The work deepens understanding of an autistic brain's function and may one day inform new treatment approaches and augment how teachers interact with their autistic students.
Tracking the correlation between eye movements and brain activity, the researchers found that in autistic subjects, the amygdala - an emotion center in the brain associated with negative feelings - lights up to an abnormal extent during a direct gaze upon a non-threatening face. Writing in the March 6 issue of the journal Nature Neuroscience, the scientists also report that because autistic children avert eye contact, the brain's fusiform region, which is critical for face perception, is less active than it would be during a normally developing child's stare.
"This is the very first published study that assesses how individuals with autism look at faces while simultaneously monitoring which of their brain areas are active," says lead author Kim Dalton, an assistant scientist at UW-Madison's Waisman Laboratory for Brain Imaging and Behavior. Dalton measured eye movements in conjunction with magnetic resonance imaging (MRI), a sophisticated technology that allows researchers to "see" a brain in action.
Notably, the UW-Madison study overturns the existing notion that autistic children struggle to process faces because of a malfunction in the fusiform area. Rather, in autistic children the fusiform "is fundamentally normal" and shows only stunted activity because over-aroused amygdalas make autistic children want to look away, says senior author Richard Davidson, a UW-Madison psychiatry and psychology professor who has earned international recognition for his work on the neural underpinnings of emotion.
"Imagine walking through the world and interpreting every face that looks at you as a threat, even the face of your own mother," Davidson adds. Scientists have in the past speculated that the amygdala - which has been implicated in certain anxiety and mood disorders - plays a role in autism, but the study directly supports that idea for the first time.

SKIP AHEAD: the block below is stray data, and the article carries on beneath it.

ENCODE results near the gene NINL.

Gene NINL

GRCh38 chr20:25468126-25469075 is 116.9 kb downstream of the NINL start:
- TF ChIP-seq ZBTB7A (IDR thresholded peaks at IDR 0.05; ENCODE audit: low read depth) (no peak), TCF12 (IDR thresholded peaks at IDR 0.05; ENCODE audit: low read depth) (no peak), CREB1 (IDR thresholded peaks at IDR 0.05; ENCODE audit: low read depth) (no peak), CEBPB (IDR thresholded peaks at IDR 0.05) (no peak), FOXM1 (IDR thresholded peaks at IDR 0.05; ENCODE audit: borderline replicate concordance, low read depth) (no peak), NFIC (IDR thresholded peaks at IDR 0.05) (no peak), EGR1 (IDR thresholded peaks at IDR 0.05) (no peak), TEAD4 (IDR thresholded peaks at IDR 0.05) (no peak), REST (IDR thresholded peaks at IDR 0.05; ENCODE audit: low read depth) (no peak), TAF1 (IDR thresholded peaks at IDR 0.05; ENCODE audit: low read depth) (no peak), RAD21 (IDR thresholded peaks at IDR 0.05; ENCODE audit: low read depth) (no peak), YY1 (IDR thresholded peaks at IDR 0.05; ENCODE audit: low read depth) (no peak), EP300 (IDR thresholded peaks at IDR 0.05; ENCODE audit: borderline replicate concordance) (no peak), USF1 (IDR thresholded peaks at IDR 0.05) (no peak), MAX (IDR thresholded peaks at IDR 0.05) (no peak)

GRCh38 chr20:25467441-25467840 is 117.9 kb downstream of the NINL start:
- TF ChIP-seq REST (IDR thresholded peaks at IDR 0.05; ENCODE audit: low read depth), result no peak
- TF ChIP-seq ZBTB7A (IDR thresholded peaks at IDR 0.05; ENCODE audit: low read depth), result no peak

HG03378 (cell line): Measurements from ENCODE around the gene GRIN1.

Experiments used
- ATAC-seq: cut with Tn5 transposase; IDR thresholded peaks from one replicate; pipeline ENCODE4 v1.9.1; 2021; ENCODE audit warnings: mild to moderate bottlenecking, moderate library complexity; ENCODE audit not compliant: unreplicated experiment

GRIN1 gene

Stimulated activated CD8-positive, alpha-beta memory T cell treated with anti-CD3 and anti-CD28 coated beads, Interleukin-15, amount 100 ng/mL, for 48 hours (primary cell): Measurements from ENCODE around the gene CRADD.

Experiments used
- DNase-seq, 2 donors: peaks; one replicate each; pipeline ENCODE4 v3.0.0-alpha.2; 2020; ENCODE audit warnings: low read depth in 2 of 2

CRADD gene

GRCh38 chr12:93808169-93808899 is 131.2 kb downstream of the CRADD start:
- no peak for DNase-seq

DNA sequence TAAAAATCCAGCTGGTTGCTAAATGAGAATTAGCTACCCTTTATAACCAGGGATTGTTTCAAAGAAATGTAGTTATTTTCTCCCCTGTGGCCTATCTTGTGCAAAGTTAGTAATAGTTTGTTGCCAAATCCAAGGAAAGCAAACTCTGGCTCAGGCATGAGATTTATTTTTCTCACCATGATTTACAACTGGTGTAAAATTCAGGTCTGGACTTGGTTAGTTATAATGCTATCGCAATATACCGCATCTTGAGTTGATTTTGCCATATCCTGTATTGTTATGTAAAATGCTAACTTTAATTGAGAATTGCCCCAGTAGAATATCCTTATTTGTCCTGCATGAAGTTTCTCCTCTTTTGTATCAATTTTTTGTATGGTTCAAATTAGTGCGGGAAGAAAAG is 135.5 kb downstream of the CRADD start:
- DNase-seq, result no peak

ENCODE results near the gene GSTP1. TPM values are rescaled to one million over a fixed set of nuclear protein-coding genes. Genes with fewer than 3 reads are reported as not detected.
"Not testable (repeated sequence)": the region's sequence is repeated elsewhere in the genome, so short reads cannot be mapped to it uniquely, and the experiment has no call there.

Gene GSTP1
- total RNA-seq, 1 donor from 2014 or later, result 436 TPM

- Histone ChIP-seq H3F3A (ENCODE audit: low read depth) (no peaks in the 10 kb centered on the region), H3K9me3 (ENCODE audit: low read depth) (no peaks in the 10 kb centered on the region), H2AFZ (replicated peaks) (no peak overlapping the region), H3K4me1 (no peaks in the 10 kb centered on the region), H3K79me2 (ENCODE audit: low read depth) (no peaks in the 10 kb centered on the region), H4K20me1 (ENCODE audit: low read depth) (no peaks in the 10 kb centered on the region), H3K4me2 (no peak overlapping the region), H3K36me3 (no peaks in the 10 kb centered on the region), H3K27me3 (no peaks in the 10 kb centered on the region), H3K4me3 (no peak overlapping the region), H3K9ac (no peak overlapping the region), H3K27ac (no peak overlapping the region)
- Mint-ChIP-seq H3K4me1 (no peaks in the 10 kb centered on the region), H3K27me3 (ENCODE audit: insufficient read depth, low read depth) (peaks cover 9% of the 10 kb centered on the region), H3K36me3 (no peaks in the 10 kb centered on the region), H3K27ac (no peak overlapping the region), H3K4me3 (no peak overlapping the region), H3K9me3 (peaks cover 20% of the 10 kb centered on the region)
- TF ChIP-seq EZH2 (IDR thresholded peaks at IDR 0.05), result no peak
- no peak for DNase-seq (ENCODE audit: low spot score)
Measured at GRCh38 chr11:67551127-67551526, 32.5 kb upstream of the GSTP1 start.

An increasingly publicized developmental disability, autism greatly weakens the capacity to socialize and communicate normally. The tendency to avoid eye contact is one of the most pervasive traits among autistic children, says Dalton. The characteristic is a problem because eyes, in particular, are a crucial source of "subtle cues that are critical for normal social and emotional development," Dalton says.
Dalton's work comprised two studies. In the first, researchers placed autistic children inside an MRI scanner and showed them pictures of faces with both emotional and neutral expressions. The children had to press one of two buttons to indicate whether a face showed a blank or expressive face. Throughout the process, the researchers used precise eye-tracking technology to measure exactly which parts of the face study participants were looking at and for how long. Normally developing children far outpaced the autistic study participants in identifying expressions correctly.
During the second study, the researchers again placed subjects in MRI machines and showed them photographs of both familiar and unfamiliar faces. They monitored eye movements and brain activity, and once again, autistic subjects performed considerably more poorly than normally developing participants.
In the future, the findings could help scientists "train autistic children to look at a person's eye region in a more strategic way, like when the person may not be looking directly at them," says Davidson. Researchers eventually could assess whether such approaches improve the ability to make eye contact and whether they might even induce positive developmental changes in the brain.
Because autism is more inheritable than any other psychiatric condition, researchers also could start to explore the genetic mechanisms underlying hyperactive amygdalas - "a completely uncharted research territory," says Davidson. And if the autistic amygdala is found to be overactive from infancy, the knowledge could help doctors implement intervention approaches right from an early age.
- Paroma Basu (608) 262-9772, firstname.lastname@example.org